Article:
Some are found in the Mediterranean, others are bred in farms, but the most prestigious and sought-after - about 90% of the world’s supply – are from Iran, Russia, the Caspian Sea and Azerbaijan. The various types vary according to origin. The fish get anesthetized before their ovaries are extracted by hand. This is a very delicate operation and the eggs must get separated according to their size. Then they are washed, salted and packaged.
Beluga is a caviar of large sized eggs. They come from the Huso sturgeon, which can weigh up to 2,000 lbs and just think: up to 15% of that weight comes from her eggs. The taste is rich, creamy – almost fatty – but very refined. It’s one of the most prestigious kinds of caviar and definitely the rarest.
Sevruga caviar comes from the Acipenser stellatus, or the “Starry” sturgeon, which is small and weighs less than 50 kilos. Her eggs are medium sized and are grey anthracite in colour, creamy in consistency, and have an intense, aromatic taste.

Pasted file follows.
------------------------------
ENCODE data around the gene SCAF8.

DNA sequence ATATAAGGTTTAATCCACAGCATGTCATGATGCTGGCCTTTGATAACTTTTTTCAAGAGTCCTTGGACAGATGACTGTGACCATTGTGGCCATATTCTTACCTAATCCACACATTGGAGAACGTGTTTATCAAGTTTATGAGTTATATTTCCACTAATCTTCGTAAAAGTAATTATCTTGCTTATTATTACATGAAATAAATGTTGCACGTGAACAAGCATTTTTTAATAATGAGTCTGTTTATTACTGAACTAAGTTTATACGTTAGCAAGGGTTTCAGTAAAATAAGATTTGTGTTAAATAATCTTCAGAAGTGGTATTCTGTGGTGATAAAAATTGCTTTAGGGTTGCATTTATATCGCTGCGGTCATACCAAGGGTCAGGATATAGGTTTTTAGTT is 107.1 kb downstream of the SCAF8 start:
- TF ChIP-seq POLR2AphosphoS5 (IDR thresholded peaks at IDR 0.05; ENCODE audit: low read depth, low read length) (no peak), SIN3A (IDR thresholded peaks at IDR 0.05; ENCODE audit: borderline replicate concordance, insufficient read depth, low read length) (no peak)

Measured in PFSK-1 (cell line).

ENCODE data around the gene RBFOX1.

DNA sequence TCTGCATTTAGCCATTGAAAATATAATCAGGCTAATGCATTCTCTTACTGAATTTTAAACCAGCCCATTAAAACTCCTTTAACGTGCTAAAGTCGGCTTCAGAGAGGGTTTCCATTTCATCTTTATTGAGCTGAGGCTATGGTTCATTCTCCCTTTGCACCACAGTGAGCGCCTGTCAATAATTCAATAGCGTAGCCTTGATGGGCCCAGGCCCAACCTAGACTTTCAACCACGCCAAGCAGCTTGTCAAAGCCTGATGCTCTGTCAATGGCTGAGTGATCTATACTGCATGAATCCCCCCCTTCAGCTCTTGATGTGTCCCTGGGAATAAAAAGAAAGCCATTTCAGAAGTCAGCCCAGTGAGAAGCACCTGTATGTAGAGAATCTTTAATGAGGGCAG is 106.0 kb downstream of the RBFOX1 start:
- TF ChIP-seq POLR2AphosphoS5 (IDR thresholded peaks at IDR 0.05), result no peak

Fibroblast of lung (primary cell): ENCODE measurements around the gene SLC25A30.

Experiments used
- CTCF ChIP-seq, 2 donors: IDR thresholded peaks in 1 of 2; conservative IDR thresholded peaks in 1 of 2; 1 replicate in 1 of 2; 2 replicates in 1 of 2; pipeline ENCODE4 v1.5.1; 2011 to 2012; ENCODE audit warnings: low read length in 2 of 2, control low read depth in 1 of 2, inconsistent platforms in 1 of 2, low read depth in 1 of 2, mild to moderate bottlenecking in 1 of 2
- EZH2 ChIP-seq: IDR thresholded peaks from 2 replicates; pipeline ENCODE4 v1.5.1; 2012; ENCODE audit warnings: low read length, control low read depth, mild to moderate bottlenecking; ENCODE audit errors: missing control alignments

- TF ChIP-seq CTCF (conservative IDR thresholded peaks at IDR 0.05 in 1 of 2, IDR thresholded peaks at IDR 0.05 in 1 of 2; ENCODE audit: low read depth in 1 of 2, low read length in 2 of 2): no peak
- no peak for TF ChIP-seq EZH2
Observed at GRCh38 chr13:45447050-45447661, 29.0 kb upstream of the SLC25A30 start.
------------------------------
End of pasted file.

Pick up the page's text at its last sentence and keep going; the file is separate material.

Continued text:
Osetra (Osciotr) is also called Imperial caviar and comes from the Acipenser Guldenstaedti sturgeon that ranges from 40 to 160 kilos in weight. These eggs tend towards brown in colour, with a slightly nutty aftertaste that has made it very popular among true caviar enthusiasts.
Malossol caviar is much less salty. With modern refrigeration, the amount of salt necessary for conservation is much less than it once was.
Dal is one of those recipes that goes all the way back to the Indus Valley Civilisation. Unlike dishes such as biryani, brought to India by the Moghuls, it is one of those foods that has always been there. It is therefore a building block of Indian culture.